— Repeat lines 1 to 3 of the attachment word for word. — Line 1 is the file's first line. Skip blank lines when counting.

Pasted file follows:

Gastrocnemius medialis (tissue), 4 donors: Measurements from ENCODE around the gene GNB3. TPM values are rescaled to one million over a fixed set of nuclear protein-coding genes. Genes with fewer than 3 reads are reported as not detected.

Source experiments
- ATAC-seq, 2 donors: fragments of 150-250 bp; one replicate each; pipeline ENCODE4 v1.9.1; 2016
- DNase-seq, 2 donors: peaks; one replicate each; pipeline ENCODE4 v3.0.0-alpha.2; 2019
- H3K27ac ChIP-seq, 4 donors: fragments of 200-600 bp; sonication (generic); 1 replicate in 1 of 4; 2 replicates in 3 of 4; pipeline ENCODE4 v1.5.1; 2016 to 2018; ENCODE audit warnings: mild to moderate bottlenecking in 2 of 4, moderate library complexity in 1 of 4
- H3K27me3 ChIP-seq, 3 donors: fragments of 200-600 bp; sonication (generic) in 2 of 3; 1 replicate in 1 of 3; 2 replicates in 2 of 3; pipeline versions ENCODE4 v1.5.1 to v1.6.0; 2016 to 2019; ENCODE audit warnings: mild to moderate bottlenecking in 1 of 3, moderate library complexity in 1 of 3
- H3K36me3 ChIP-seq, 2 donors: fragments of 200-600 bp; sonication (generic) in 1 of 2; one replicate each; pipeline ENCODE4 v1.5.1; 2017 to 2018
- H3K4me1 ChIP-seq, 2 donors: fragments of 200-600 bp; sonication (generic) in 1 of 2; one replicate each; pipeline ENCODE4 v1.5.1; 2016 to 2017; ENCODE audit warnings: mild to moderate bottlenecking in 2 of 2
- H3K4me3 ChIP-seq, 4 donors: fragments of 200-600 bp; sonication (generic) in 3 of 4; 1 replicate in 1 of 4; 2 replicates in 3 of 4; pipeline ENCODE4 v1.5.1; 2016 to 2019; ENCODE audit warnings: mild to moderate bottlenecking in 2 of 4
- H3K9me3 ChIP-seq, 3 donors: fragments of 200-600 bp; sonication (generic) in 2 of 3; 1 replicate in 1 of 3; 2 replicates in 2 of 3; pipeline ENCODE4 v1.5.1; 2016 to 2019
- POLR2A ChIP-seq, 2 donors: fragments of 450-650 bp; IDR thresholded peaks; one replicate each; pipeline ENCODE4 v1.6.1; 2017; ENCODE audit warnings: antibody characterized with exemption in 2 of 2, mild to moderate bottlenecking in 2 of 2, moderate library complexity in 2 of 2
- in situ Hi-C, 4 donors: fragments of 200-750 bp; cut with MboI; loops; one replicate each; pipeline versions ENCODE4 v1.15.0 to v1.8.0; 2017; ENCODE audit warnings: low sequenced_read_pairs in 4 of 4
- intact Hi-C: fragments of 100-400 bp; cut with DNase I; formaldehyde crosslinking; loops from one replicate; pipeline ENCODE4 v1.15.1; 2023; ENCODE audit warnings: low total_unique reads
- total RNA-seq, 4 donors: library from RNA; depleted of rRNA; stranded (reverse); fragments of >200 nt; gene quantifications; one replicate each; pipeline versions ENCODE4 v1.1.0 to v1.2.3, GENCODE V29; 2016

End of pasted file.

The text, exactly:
Gastrocnemius medialis (tissue), 4 donors: Measurements from ENCODE around the gene GNB3. TPM values are rescaled to one million over a fixed set of nuclear protein-coding genes. Genes with fewer than 3 reads are reported as not detected.

Source experiments
- ATAC-seq, 2 donors: fragments of 150-250 bp; one replicate each; pipeline ENCODE4 v1.9.1; 2016